Female Strip Clubs Are All the Rage
Smart, successful women in the U.K. are dropping hundreds of dollars nightly at strip clubs created exclusively for them. And you thought you knew how to have fun.
By Carla Power
A male stripper dances at Tricky Dickys.
Photo Credit: Richard S.
Under flashing red and purple lights, a dancer named Adrenalin, a slightly chunkier version of a 30-something Sting, is thrusting and grinding to a pounding disco beat at Tricky Dickys nightclub in Birmingham, England. A crowd of young women dressed in Friday-night gear slip dresses, jeans, gauzy tops sits on white leatherette chairs in a semicircle surrounding the stage. They whoop and clap, snap pictures with their cell phones, and sip free champagne or cocktails with names like Easy Lay and Citron My Face. Swaggering into the audience, Adrenalin grabs the hand of a bouncy brunette in jeans and a tank top, escorts her onto the stage, blindfolds her, then sticks a dildo down the front of his G-string. While the crowd roars, he sits on her lap, guides her hands to the rod, gyrates lustily, then squeezes the dildo so it squirts lotion into the air a faux climax. The audience shrieks.
Adrenalin gets another woman to kneel down on all fours onstage. Crouching behind her, he simulates doggy-style intercourse, miming exhaustion. Two minutes later, he kisses the giggling volunteer on the cheek and dispatches her back to her seat.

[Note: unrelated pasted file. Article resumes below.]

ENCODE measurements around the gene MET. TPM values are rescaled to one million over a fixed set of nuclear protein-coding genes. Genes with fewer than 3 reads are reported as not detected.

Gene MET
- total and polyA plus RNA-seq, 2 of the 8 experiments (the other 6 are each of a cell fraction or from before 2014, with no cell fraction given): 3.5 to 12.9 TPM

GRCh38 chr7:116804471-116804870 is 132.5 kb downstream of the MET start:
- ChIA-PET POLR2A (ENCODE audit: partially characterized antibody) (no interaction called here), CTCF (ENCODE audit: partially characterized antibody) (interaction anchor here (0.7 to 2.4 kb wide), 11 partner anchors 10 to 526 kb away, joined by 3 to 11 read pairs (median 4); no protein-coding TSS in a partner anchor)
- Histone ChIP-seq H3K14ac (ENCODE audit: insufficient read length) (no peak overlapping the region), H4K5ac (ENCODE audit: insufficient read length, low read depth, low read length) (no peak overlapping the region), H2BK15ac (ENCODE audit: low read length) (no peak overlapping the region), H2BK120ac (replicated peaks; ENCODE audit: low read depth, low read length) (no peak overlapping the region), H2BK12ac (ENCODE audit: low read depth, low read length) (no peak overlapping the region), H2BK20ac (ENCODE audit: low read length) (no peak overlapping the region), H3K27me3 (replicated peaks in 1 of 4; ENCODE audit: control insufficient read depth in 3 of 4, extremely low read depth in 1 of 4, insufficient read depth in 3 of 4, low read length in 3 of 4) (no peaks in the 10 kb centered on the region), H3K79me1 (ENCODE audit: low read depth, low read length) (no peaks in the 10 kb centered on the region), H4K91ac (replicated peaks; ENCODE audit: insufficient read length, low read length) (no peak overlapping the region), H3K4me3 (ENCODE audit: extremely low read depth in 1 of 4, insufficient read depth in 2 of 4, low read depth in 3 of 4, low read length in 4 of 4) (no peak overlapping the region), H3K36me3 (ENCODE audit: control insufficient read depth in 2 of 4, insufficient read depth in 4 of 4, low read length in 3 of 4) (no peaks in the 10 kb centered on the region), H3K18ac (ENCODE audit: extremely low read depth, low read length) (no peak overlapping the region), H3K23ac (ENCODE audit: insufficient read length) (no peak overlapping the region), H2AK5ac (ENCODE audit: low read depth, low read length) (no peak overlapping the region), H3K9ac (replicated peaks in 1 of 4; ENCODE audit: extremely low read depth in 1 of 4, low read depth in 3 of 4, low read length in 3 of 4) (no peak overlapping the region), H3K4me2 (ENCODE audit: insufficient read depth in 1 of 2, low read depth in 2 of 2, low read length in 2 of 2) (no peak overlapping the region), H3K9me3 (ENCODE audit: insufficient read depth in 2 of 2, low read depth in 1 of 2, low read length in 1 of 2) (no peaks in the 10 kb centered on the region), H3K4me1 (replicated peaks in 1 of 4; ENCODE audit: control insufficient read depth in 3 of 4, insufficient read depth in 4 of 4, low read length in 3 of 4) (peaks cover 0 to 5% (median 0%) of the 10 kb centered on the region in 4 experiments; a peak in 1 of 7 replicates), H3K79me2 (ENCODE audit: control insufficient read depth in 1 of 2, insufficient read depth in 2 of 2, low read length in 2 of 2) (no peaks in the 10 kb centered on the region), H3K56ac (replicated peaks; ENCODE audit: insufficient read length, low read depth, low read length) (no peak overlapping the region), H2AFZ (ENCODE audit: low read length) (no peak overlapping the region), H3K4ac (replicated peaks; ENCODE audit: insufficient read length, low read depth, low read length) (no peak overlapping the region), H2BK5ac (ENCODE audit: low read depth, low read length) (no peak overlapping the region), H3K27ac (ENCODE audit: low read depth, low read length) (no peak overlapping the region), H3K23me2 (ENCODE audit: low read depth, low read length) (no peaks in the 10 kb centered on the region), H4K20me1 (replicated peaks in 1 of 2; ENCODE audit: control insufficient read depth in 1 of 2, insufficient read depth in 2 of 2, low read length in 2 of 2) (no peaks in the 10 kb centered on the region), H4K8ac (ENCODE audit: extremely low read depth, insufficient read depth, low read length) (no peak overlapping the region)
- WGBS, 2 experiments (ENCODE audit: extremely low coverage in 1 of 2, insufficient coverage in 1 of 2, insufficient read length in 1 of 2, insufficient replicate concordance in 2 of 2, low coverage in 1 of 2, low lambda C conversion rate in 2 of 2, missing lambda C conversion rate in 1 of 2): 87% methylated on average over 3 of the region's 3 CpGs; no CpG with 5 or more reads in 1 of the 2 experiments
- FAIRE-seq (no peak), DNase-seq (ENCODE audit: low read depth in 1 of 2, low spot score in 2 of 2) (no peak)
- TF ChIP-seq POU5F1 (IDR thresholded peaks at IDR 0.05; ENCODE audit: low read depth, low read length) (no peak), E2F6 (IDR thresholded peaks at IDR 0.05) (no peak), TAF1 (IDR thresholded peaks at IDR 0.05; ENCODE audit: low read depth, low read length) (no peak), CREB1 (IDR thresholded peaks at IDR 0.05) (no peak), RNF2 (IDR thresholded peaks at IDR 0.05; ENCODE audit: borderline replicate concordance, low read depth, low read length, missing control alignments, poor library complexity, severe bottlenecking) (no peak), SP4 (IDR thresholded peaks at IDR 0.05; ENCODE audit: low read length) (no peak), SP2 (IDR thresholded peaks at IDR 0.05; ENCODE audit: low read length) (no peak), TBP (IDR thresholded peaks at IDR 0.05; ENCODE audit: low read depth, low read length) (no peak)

"I always get dragged onstage at shows," she says to the woman next to her. "When I went to see Sesame Street Live, I had to go up and dance with Big Bird."
She's a long way from Sesame Street. Though lap-dancing clubs first came to Britain in the mid-1990s and now number around 300, Tricky Dickys is the first one to focus on a female clientele.
The club targets a growing breed: free-spending, big-drinking women who like to party in ways that used to be strictly for guys. "I saw a business opportunity," says owner Lizzie Lucas, a blonde 37-year-old mother of three, who launched Tricky Dickys in March 2007. "Women are coming into their own. They want fun, they want laughs, and they want to be entertained."
To that end, the club encourages indulgence in everything: smoking, drinking, eating, spending, and sex at least, the simulation thereof. "We're giving ladies what men have had for ages," says club manager Martin Weaver. "Except it's designed to be chic. On TV, it's the gangster who always owns the strip club. They're dark, seedy places." In contrast, the marble, mirrors, chandeliers, and cowhide stools of Tricky Dickys borrow more from Carmela Soprano's guest room than, say, the Bada Bing.